What are the”Parkinson’s Plus” Syndromes?

It is best to think of the “Parkinson’s Plus” syndromes as the sisters of Parkinson’s disease.

Although many diseases are similar to Parkinson’s disease, the changes they produce and their symptoms are slightly different. It’s why we think of these diseases as the sisters of Parkinson’s disease. Another name for them is the “Parkinson’s Plus” syndromes.

PSP, MSA, CBD, and other “Parkinson’s Plus” diseases are like the sisters of Parkinson’s disease.

There are three common Parkinson’s Plus syndromes.

Parkinson's Plus Syndromes
1. Progresive Supranuclear Palsy (PSP)
2. Multiple System Atrophy (MSA)
3. Cortico Basal Degeneration (CBD)

Ideally, the specific Parkinson’s Plus Syndrome should be identified correctly before the start of treatment. But in the early stages of the disease, this may be difficult, and sometimes impossible.

Because it is sometimes impossible to tell PSP, MSA, and CBD apart, doctors sometimes diagnose the patient as having a “Parkinson’s Plus” syndrome without noting the specific disease.

As the years go by, the appearance of characteristic features (such as eye movement problems in PSP) may enable your doctor to make a more precise diagnosis.

Which Symptoms May Indicate a Parkinson’s Plus Syndrome?

If you have any of the following features, you may have a Parkinson’s Plus syndrome. These features are called “red flags”. This means that if you have one of these symptoms, your doctor is supposed to pause and think.

Red flag. Your doctor will be extra careful if you have any of the following symptoms.

'Red Flags' suggesting that you may have a Parkinson's Plus Syndrome
1. Lack of response to Levodopa.
2. Frequently falling down, especially backwards.
3. Severe talking or swallowing problems.
4. Problems with eye movement.
5. Impotence.
6. Blurring of vision.
7. Blacking out when rising from a seated position.
8. Problems with thinking or memory loss.
9. Personality changes.
10. Symptoms only in the legs while the arms and hands are completely normal.
11. Rapid progression of the disease

What is the Treatment for a Parkinson’s Plus Syndrome?

The treatment for a Parkinson’s Plus syndrome is the same as the treatment for Parkinson’s disease itself.

Many patients respond to Levodopa. However, what’s challenging is that sometimes Levodopa does not have a dramatic effect. It may also happen that this effect may not last for many years. Therefore, the response to levodopa is somewhat unpredictable.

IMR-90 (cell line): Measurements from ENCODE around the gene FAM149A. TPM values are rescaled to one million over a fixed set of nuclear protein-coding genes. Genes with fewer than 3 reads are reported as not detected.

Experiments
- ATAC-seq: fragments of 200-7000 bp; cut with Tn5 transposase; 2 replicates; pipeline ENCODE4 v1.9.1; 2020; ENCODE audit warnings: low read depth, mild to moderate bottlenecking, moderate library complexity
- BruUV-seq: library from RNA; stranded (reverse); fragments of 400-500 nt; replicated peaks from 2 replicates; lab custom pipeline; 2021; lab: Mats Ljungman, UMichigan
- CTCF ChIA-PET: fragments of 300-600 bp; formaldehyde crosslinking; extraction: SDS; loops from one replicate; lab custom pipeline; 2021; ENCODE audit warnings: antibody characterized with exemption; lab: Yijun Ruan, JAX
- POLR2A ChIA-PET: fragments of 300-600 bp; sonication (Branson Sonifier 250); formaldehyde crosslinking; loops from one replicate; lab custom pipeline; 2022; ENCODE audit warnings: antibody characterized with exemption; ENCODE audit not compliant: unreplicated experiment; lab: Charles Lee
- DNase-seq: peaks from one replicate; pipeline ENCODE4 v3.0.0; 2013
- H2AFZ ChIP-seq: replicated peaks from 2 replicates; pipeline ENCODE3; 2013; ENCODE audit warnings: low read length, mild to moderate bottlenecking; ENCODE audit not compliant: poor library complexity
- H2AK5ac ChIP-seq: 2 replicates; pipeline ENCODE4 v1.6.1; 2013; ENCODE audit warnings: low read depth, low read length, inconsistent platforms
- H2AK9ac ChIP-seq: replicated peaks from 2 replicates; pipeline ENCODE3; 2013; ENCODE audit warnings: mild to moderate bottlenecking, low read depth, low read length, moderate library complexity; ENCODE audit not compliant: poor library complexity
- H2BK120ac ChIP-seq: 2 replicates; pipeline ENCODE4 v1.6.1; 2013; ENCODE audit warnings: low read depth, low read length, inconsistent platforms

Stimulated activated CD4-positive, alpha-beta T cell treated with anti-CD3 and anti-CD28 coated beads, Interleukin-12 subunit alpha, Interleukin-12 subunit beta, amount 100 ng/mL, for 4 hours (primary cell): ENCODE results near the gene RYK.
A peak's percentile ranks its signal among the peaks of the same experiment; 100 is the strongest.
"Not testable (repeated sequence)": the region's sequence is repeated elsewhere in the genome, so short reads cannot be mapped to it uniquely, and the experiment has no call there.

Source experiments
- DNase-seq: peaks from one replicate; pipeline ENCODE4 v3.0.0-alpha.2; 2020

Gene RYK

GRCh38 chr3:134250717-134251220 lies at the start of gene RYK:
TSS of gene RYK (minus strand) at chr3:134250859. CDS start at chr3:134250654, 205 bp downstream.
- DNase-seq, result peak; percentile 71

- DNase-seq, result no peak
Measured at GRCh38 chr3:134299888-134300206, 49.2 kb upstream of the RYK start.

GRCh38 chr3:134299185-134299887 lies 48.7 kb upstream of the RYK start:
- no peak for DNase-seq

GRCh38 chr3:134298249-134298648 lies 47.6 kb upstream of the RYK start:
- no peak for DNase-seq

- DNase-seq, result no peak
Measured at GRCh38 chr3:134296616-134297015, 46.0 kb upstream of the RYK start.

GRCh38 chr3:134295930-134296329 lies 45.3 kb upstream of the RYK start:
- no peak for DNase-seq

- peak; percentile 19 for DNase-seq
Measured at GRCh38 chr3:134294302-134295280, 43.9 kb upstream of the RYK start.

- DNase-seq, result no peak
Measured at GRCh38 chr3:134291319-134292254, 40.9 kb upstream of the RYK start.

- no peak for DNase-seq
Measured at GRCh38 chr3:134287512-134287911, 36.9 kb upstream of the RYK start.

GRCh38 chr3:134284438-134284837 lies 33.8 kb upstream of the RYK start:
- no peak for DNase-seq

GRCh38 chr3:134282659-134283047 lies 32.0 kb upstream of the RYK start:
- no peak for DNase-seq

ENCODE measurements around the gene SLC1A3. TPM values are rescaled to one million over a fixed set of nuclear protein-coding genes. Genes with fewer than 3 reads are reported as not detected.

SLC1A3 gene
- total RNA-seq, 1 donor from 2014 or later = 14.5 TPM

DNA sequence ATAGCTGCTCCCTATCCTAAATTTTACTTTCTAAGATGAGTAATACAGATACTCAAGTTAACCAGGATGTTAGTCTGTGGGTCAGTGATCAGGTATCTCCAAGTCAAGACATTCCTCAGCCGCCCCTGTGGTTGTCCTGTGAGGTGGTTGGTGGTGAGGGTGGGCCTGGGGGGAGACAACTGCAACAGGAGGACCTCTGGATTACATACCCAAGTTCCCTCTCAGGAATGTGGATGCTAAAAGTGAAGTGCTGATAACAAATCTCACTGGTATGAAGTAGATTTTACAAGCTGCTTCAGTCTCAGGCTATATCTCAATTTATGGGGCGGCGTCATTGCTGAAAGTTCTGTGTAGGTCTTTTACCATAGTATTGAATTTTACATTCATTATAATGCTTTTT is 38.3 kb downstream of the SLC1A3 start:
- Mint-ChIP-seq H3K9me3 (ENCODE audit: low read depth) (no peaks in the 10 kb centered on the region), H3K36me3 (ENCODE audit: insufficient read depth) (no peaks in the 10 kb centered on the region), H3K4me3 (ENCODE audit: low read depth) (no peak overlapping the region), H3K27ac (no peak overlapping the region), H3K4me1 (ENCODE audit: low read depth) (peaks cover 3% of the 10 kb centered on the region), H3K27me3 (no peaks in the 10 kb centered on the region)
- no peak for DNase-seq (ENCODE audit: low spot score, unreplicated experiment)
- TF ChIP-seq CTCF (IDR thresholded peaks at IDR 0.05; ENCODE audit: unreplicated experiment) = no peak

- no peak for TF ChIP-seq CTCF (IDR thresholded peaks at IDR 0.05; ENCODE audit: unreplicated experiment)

Once it enters the brain, Levdoopa is converted into Dopamine.

That being said, a significant proportion of patients with Parkinson’s Plus syndromes respond positively to a comprehensive treatment effort. This effort should include the treatment of special problems associated with each syndrome. Therefore, it is crucial to figure out which kind of Parkinson’s Plus syndrome early you have so that these specific problems can be treated.

For example:

  1. In PSP, the patient frequently falls backwards because the areas of the brain responsible for balance are not functioning well. In this case, balance training can help.
  2. In MSA, the patient can fall because of a drop in blood pressure when they get up. In this case, they should drink enough water and try to get up slowly to prevent falls. Some medications can also prevent falls.

What is Progressive Supranuclear Palsy (PSP)?

PSP is the most common of the “Parkinson’s Plus” syndromes. Patients with PSP frequently fall backwards.

To know more about PSP, click here: [PSP in detail]

What is Multiple System Atrophy (MSA)?

MSA is the second most common of the “Parkinson’s Plus” syndromes. Patients with MSA have trouble with a part of their nervous system that controls blood pressure, heart rate, sweating and sexual function.

To know more about MSA, click here: [MSA in detail]

What are Other Types of Parkinson’s Plus Syndromes?

There are many other Parkinson’s Plus Syndromes. Since it’s not possible to describe each of these in detail here, I will mention their names and certain key characteristics.

  1. Corticobasal Degeneration: Characterized by difficulty using autmoatic movements of an arm or hand.
  2. Dementia with Lewy Bodies: Characterized by hallucinations & disorganized behaviour.
  3. Frontotemporal dementia (“Pick’s disease”): Characterized by personality changes, including impulsivity and dis-inhibition.

Dr. Siddharth Kharkar

Dr. Kharkar is a Neurologist, Epilepsy specialist & Parkinson’s disease specialist in Mumbai, Maharashtra, India. He has trained in the best institutions in India, US and UK including KEM hospital in Mumbai, Johns Hopkins University in Baltimore, University of California at San Francisco (UCSF), USA & Kings College in London.

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